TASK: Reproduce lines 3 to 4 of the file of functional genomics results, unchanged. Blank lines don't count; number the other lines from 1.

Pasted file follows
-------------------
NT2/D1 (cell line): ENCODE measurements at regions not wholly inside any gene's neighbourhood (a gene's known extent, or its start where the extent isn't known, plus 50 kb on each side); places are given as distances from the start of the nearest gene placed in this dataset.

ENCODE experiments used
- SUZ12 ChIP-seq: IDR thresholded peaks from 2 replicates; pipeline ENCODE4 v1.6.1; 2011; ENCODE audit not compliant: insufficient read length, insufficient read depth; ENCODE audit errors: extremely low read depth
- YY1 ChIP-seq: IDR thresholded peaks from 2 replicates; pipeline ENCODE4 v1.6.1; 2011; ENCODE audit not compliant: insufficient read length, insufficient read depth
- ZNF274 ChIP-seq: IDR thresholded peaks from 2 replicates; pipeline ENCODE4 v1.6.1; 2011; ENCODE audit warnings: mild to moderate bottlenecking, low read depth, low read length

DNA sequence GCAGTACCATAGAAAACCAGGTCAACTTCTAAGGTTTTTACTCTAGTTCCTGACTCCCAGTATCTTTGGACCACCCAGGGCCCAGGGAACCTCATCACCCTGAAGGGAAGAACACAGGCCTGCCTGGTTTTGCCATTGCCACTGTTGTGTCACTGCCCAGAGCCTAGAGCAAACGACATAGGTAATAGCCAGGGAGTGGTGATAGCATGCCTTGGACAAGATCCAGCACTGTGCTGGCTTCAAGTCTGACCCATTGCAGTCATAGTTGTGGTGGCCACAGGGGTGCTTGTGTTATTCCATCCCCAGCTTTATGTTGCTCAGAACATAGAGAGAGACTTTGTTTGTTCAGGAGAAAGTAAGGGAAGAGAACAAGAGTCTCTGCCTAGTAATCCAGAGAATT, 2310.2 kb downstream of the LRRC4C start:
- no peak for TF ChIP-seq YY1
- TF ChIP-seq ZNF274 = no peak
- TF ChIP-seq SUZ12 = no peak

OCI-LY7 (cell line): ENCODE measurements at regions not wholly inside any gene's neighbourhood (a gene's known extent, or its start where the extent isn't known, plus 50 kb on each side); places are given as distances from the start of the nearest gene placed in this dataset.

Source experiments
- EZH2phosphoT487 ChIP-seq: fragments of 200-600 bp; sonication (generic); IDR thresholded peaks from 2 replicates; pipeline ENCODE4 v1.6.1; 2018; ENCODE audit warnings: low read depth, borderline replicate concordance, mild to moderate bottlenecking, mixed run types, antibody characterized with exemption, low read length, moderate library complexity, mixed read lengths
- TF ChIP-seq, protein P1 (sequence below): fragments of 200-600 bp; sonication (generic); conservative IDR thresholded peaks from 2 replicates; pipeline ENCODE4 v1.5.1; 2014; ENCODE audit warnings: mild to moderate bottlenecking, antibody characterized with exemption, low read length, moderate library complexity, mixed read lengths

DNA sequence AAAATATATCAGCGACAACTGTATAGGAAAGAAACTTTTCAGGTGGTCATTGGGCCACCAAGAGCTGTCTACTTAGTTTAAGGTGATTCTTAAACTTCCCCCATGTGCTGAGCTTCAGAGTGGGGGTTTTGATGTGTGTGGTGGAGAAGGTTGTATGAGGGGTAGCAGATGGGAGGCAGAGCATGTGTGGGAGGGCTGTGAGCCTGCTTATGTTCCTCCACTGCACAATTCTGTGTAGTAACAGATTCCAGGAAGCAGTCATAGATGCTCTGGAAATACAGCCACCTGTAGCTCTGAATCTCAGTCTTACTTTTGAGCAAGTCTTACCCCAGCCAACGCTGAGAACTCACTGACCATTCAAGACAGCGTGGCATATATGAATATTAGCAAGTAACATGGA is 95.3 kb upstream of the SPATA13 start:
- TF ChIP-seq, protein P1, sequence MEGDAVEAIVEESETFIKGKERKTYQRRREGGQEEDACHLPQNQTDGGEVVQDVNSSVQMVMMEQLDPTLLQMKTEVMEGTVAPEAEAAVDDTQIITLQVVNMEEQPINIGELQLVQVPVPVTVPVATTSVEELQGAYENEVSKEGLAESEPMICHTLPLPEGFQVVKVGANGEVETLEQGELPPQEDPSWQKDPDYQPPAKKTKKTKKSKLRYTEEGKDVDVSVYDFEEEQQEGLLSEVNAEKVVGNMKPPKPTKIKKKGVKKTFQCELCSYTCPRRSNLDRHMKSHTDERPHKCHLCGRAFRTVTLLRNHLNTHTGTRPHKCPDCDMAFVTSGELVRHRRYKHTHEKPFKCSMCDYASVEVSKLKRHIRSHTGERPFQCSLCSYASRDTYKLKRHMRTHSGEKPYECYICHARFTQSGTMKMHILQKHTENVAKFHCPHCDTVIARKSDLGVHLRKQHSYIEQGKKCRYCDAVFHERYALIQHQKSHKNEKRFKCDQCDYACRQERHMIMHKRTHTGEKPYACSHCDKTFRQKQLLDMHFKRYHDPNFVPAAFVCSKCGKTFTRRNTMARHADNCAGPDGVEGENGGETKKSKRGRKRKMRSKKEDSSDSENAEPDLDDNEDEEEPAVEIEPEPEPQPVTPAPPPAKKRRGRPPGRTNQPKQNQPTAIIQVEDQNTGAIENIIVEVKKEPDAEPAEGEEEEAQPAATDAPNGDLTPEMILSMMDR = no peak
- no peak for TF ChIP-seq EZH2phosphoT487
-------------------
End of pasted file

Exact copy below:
- SUZ12 ChIP-seq: IDR thresholded peaks from 2 replicates; pipeline ENCODE4 v1.6.1; 2011; ENCODE audit not compliant: insufficient read length, insufficient read depth; ENCODE audit errors: extremely low read depth
- YY1 ChIP-seq: IDR thresholded peaks from 2 replicates; pipeline ENCODE4 v1.6.1; 2011; ENCODE audit not compliant: insufficient read length, insufficient read depth